Brazil, the leading economy in South America and one of the global giants in international trade, depends less upon finished products and more on raw materials than other major players. Among exporting nations, a division of labor has evolved between countries producing  technologically advanced products, investment goods, machine tools, etc. (Germany, Japan) employing skilled, high-cost labor and countries producing mass consumer goods and services (China, India) engaging low labor costs. But there is a third division: raw materials and energy. Brazil leads in exporting raw materials such as sugar, coffee, iron ore, beef, and chicken, and is becoming a significant producer of oil. To date, the Brazilian financial sector is healthy and the export mix has been less affected by the decline in demand (though undoubtedly it will be!).  Brazilian President Lula da Silva has become arguably the world’s most vocal critic of protectionism, sensing the potential harm to his country’s economy.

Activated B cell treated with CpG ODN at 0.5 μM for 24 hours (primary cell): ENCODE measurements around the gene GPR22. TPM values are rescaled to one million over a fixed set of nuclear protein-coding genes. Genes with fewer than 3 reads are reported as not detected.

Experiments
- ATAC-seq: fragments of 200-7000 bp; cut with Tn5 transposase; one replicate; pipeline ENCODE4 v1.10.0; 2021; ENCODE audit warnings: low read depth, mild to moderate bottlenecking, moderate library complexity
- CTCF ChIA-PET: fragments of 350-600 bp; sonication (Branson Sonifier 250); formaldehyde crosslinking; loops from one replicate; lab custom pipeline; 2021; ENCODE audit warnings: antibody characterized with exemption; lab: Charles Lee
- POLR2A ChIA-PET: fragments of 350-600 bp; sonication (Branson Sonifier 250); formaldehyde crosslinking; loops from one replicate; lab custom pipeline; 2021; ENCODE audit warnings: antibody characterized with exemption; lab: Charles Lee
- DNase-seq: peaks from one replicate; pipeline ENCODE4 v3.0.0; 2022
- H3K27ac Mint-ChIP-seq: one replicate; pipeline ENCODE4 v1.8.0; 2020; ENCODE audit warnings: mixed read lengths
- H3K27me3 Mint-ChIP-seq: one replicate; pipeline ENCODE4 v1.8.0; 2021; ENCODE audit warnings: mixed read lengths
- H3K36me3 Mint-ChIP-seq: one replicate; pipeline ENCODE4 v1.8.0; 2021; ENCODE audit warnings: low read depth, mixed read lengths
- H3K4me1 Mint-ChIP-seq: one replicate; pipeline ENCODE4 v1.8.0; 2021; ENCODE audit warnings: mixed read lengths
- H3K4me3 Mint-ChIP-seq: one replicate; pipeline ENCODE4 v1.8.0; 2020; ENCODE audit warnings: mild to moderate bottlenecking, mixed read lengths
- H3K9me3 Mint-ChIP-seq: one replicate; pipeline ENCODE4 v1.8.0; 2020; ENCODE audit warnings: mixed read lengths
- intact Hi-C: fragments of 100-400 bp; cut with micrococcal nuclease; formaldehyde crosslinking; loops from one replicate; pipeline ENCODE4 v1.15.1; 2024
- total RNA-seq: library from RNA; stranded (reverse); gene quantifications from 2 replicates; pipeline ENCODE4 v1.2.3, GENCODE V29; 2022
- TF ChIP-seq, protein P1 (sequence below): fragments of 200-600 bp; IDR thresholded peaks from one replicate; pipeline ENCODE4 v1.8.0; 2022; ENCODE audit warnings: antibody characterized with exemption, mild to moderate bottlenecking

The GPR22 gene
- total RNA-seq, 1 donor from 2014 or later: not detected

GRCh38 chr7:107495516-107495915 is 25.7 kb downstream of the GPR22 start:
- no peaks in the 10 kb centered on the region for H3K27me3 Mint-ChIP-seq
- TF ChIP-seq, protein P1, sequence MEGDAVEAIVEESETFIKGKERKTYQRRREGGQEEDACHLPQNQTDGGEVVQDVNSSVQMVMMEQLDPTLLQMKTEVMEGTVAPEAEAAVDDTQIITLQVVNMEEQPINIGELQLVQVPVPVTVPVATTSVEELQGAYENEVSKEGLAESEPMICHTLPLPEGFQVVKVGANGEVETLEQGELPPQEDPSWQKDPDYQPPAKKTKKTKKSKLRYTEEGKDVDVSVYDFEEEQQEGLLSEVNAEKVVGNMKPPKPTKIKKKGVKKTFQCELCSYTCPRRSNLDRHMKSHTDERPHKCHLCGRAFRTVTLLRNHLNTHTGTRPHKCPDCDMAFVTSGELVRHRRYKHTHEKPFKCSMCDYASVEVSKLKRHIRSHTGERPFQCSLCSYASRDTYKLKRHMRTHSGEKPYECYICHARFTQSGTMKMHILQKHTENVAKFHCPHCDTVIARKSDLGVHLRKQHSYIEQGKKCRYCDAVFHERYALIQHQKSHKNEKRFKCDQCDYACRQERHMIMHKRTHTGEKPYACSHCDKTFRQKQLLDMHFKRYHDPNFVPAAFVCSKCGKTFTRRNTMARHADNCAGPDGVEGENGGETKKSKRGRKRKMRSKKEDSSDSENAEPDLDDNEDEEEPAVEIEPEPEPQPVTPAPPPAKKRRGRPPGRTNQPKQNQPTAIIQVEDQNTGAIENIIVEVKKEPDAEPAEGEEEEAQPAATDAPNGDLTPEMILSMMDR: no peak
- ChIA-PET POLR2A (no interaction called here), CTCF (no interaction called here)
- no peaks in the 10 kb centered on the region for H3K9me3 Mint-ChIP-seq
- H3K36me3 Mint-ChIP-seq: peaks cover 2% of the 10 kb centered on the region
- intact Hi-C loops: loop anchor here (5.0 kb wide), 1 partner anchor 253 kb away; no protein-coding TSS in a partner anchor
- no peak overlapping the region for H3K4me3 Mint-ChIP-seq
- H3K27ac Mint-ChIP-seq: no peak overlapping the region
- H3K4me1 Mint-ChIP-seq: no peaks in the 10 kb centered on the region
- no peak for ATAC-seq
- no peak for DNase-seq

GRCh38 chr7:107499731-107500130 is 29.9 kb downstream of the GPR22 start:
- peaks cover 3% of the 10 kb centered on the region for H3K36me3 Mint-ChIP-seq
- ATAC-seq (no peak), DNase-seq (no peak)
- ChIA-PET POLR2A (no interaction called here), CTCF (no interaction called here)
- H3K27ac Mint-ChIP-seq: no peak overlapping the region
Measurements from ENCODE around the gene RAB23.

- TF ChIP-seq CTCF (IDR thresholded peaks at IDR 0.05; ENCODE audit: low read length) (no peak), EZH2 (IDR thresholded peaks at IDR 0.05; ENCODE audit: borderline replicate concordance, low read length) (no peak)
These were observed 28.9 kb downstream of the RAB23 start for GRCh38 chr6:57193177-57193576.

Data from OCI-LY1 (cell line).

This concern over protectionism exposes the power relations that stand behind so-called “free and equitable” trade agreements. Like most compacts in a capitalist world, the posture of freely given consent masks the asymmetries of power. Lula knows that his most powerful trading partner – the US – can easily engage in product or source substitution in ways that a less powerful nation cannot. Barriers can be placed to Brazilian imports in ways that may well bolster the US economy (or EU economies). Thus, he hopes to pre-empt the exercise of this power through moral appeals to the sanctity of free trade.